Staying at Hougoumont Farm
Andrew Hadley reports on his recent stay in Hougoumont Farm and battlefield tour of Waterloo.
A Damned Nice Thing – staying at Hougoumont farm
As part of a short holiday with my parents, we all stayed at the recently revamped Chateau De Goumont. It is better known as Hougoumont farm. It played a crucial role in the Battle of Waterloo, held by British and German troops all day under fierce French attack. Landmark properties have opened a flat above the South Gate for up to 4 guests, usually for four-day periods. I would thoroughly recommend the property, but be warned – no wifi and you’ll need a car to get around. There is a good Waterloo-themed library in the flat, though unfortunately no board games.
Unsurprisingly the site is perfect for exploring the battlefield and making the most of the recent upgrade to the museum and facilities for the 2015 anniversary. Given that La Haye Sainte is privately owned and inaccessible, this is your best bet for sheer immersion. Hougoumont itself has a very impressive audio-visual display. Otherwise the farm has been stripped back to show as much of it as it would have been during the battle (though one of the main buildings in the middle has gone). There is a moving sculpture at the North Gate, where the Foot Guards managed to shut some outflanking French troops in, which some people have described as the turning point of the battle.
From the seriously revamped (though still a little scruffy in places) Lion Mound Museum, I walked with my Dad out to Papelotte along the line of the Allied forces, then crossing to La Belle Alliance past the French positions.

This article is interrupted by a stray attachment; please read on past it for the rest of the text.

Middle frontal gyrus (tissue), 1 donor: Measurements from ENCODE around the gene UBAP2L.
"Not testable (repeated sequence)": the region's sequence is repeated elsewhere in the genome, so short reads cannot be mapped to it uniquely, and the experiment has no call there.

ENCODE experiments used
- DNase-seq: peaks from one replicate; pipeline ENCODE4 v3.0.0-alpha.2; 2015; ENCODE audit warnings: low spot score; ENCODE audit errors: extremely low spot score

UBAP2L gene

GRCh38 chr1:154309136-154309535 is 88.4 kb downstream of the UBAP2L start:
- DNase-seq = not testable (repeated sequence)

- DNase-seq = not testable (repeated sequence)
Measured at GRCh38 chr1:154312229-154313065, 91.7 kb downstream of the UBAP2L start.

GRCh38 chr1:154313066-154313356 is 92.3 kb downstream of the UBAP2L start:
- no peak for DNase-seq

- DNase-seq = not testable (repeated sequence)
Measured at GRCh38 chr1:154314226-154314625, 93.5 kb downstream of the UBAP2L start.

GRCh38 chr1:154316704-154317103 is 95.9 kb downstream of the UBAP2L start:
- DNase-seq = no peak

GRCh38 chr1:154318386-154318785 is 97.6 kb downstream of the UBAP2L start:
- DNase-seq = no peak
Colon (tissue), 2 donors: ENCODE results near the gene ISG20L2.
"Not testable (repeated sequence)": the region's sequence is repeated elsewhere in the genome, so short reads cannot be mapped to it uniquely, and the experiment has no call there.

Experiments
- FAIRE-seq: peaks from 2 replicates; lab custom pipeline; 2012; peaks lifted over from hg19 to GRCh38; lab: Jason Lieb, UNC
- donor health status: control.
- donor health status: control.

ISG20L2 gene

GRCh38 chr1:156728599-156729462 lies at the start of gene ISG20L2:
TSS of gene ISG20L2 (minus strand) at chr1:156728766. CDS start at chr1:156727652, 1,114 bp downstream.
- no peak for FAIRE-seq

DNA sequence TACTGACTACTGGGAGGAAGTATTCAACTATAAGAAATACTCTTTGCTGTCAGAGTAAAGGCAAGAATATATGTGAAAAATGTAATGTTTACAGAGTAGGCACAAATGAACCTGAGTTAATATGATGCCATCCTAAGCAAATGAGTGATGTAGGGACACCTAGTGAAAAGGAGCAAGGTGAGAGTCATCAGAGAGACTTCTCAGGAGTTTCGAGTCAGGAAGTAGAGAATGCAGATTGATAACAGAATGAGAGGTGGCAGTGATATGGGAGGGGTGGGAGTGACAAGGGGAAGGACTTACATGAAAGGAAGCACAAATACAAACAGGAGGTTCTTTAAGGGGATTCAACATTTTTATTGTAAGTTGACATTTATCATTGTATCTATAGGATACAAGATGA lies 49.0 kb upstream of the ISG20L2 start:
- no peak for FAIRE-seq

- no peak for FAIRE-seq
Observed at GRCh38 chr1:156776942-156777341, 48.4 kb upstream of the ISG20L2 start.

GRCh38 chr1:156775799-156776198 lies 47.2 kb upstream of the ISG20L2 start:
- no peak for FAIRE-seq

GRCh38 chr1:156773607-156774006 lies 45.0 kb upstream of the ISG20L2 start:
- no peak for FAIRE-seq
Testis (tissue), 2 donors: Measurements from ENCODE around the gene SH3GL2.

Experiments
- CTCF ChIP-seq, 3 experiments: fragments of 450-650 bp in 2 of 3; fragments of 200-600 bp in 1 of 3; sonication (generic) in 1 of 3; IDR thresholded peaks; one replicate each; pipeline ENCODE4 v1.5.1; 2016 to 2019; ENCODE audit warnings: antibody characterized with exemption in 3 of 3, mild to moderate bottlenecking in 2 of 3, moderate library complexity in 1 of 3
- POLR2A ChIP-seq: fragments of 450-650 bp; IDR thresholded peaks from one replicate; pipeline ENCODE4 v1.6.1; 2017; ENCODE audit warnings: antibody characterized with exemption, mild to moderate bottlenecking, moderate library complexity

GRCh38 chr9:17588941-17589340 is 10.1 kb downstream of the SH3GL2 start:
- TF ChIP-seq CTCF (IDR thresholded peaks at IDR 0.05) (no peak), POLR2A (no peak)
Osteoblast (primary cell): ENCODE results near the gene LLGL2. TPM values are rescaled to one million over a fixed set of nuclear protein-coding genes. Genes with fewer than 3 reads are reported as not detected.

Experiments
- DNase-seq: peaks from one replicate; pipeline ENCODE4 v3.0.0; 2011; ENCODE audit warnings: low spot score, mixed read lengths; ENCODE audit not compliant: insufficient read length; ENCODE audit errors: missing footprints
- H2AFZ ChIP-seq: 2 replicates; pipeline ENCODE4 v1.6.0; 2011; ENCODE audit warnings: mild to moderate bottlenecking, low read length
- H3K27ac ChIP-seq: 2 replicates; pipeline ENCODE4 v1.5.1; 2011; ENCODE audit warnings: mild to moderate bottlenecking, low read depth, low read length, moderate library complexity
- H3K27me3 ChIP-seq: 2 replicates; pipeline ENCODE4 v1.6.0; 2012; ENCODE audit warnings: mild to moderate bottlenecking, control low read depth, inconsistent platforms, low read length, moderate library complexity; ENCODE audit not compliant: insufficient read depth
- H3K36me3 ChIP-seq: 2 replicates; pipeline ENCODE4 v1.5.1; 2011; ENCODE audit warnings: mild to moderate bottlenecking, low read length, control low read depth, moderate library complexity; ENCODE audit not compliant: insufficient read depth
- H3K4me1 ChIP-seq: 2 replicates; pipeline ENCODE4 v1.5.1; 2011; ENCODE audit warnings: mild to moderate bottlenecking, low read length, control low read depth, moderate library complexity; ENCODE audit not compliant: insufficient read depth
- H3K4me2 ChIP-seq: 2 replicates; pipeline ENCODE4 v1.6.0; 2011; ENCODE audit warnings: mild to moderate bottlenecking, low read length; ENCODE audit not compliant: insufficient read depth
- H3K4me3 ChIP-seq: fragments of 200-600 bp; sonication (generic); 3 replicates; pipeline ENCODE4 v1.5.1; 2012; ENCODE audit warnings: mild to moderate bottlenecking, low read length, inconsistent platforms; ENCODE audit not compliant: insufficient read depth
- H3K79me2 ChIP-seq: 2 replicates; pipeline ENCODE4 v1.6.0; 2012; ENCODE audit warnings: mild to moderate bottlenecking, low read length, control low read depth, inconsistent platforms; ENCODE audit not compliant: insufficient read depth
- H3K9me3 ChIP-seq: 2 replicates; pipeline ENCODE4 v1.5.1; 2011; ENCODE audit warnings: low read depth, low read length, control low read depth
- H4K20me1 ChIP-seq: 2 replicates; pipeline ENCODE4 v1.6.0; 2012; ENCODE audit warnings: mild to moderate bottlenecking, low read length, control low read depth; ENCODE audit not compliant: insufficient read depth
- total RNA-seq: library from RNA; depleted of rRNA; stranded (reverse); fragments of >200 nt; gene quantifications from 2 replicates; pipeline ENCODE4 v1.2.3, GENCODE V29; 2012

We then walked back across to Hougoumont itself, along the path of the final attack of the Imperial Guards whose repulse led to the French collapse. Walking the ground shows clearly the importance of line of sight in the undulating terrain – it is extremely difficult to see much of the Allied position on the reverse slope from the whole French position, though it doesn’t look steep or that there would be much shelter offered to the defenders. In particular, it is easy to see how the enfilading fire from Hougoumont and the deceptively steep incline faced by the Imperial Guard would have had a massive impact on their attack.
It was great to see the progress across the battlefield since my last visit in 1990, especially to the main Museum. However I think that is already showing signs of poor maintenance, so might be worth visiting sooner rather than later! We also saw the Wellington museum in Waterloo itself, with Uxbridge’s false leg, though this is slightly less shiny and was partly under repair when we visited.
The property can be booked through Landmark, and happy to share more tips if anyone is interested in going. It’s also a good location for visiting many other historic sites – we went to the In Flanders Fields exhibition in Ypres, and also an Ottonian Cathedral in Nivelles and a ruined Cistercian abbey at Villers-la-Ville which owing to Revolutionary fervour now has a railway running right through the middle!
I see the figures are undercoated ready for painting…
Not sure about the uniform detail for the one on the extreme left, though…
“Quaint Regional Peasant Boy” figure …. quite well painted actually … almost lifelike
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